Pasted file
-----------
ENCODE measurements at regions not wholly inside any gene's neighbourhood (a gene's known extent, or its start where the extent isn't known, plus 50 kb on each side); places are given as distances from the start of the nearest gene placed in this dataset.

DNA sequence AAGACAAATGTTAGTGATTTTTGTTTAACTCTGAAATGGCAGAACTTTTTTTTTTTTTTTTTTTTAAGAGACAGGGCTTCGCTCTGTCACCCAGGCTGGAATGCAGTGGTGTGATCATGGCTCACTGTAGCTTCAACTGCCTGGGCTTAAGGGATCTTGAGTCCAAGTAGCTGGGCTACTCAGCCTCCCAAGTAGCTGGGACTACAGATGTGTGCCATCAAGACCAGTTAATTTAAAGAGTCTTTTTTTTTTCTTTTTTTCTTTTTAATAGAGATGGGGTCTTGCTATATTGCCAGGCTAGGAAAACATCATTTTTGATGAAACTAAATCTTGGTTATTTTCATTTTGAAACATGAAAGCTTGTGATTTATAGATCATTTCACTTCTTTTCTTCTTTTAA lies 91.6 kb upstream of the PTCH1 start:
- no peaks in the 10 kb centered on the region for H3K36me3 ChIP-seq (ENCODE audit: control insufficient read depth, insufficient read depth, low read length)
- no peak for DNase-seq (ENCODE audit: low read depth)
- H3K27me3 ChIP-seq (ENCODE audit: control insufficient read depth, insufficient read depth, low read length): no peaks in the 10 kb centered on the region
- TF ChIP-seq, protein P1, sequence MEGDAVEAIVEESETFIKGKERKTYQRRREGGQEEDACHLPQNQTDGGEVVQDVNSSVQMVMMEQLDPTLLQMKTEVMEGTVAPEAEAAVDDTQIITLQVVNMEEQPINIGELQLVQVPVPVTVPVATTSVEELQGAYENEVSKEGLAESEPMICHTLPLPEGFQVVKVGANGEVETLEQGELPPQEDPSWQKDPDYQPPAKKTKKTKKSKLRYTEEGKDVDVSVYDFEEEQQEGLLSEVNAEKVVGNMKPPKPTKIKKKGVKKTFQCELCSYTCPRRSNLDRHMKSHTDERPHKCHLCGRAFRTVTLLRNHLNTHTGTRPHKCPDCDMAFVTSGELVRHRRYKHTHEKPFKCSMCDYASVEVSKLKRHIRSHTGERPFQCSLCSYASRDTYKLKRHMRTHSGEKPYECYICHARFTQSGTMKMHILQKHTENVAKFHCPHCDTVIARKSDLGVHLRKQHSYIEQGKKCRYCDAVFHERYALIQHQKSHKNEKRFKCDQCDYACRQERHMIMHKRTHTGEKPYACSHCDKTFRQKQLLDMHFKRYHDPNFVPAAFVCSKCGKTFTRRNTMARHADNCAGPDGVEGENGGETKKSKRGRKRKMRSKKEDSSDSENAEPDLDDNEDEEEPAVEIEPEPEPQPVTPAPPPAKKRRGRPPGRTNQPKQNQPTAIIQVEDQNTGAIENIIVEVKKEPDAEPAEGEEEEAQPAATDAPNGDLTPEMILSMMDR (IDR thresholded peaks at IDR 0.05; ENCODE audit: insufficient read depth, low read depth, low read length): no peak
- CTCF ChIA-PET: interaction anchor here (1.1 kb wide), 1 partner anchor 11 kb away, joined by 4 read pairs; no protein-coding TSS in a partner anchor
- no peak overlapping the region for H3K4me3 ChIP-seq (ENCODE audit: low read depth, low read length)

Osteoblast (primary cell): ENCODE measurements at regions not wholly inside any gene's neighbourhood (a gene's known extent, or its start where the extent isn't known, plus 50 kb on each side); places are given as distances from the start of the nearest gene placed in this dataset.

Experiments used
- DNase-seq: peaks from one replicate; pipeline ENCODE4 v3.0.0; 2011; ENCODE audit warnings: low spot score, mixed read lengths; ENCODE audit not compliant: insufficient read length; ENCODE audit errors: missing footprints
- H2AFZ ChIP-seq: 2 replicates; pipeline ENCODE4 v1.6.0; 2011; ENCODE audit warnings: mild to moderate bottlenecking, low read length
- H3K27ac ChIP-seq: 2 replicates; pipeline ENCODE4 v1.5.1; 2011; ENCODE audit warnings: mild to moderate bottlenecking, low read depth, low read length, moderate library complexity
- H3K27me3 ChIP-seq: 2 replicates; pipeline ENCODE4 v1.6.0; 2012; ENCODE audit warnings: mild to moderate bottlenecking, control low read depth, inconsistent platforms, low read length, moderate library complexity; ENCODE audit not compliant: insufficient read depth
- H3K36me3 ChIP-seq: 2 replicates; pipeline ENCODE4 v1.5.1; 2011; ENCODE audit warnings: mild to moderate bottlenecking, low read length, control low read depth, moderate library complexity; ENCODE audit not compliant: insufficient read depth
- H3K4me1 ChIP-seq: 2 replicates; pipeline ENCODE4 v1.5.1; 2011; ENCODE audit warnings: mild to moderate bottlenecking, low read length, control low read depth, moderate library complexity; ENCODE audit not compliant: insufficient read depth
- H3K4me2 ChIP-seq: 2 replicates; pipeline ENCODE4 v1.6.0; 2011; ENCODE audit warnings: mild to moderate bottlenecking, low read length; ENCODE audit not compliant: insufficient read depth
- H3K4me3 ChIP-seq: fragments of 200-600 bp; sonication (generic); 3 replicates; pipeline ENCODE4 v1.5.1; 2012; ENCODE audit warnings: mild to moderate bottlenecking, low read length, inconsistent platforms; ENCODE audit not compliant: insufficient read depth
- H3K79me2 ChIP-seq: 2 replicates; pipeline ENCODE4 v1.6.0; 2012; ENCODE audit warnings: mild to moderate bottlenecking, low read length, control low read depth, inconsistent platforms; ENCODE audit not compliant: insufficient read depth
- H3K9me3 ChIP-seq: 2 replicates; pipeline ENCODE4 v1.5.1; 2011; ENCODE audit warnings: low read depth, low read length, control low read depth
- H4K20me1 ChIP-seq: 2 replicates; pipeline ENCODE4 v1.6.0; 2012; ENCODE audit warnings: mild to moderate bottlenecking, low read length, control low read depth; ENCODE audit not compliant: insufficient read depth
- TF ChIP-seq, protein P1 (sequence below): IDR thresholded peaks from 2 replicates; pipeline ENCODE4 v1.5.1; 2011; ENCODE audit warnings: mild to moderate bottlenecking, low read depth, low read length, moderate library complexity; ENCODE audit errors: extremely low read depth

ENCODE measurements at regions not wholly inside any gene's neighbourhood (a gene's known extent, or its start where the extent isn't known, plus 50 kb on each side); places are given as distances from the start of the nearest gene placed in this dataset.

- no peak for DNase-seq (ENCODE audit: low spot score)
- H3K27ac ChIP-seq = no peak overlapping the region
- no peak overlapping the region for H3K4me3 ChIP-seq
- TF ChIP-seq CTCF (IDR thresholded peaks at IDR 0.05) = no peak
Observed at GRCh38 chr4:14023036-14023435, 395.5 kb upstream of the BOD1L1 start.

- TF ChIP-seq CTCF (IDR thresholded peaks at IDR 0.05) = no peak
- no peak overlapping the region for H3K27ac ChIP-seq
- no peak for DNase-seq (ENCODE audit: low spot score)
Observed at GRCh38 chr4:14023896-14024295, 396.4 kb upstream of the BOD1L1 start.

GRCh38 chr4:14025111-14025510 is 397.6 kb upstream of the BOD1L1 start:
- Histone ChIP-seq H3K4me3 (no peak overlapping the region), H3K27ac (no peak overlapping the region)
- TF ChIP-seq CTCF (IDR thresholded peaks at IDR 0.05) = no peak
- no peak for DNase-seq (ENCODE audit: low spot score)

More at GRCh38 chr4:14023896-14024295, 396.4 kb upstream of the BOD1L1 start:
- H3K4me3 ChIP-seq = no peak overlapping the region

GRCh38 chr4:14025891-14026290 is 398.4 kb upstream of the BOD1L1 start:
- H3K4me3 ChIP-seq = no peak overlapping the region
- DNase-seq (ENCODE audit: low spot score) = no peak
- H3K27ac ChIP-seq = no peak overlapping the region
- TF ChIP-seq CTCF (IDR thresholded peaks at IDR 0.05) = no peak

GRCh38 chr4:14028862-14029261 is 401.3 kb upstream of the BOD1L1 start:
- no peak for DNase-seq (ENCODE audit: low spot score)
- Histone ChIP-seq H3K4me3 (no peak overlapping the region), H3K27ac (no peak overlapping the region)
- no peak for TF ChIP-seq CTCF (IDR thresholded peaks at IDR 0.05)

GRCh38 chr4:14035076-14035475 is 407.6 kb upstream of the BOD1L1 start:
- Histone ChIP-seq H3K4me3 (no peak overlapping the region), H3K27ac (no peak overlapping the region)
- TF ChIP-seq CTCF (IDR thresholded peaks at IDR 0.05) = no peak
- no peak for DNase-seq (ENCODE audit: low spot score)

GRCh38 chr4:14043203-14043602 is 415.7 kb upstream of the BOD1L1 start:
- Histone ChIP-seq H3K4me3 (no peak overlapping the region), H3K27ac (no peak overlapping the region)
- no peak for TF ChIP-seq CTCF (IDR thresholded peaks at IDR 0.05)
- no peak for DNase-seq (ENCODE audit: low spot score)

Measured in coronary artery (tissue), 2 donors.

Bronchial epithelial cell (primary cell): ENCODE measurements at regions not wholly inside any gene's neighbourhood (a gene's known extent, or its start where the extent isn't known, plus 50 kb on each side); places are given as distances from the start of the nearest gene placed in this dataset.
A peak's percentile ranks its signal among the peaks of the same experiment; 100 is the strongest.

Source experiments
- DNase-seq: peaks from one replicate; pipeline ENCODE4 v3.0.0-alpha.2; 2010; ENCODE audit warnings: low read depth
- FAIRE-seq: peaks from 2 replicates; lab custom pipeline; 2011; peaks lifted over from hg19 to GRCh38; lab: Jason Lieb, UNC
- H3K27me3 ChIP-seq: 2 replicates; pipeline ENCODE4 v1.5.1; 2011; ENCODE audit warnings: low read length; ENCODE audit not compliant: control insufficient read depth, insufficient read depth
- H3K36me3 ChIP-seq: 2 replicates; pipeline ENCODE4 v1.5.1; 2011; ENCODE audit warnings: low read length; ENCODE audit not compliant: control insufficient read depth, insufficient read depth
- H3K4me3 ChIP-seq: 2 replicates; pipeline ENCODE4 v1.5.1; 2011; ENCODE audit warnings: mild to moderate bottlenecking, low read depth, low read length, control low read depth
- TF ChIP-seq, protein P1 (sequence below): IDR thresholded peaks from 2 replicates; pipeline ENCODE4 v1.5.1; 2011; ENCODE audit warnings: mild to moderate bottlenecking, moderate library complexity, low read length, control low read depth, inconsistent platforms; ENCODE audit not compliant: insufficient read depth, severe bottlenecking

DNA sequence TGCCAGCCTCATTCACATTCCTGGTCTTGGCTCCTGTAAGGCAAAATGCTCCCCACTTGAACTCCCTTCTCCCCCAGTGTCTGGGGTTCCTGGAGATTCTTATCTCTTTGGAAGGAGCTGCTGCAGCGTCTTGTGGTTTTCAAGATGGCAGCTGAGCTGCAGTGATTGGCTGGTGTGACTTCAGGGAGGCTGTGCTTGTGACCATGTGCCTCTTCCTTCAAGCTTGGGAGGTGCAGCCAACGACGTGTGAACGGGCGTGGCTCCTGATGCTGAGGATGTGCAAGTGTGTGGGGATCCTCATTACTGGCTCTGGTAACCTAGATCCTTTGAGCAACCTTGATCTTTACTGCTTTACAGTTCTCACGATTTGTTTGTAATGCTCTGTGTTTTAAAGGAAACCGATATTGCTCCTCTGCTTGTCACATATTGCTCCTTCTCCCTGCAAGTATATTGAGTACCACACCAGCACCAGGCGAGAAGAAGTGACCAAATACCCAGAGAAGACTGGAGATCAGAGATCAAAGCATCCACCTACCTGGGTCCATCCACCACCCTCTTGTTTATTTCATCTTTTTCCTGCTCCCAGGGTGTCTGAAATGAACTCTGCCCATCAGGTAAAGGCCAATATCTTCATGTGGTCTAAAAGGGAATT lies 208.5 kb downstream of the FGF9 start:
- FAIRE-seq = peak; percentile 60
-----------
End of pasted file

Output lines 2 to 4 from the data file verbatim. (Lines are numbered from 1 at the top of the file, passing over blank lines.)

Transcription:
DNA sequence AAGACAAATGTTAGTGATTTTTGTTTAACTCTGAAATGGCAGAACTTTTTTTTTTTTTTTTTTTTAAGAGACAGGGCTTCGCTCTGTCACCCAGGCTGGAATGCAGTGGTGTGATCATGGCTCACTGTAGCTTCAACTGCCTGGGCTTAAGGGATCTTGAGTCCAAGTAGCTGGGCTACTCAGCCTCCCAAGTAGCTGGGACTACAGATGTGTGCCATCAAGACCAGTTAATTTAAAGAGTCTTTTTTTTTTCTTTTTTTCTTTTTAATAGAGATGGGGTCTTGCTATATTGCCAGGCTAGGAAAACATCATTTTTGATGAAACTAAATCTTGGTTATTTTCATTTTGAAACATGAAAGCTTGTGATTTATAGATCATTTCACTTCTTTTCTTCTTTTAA lies 91.6 kb upstream of the PTCH1 start:
- no peaks in the 10 kb centered on the region for H3K36me3 ChIP-seq (ENCODE audit: control insufficient read depth, insufficient read depth, low read length)
- no peak for DNase-seq (ENCODE audit: low read depth)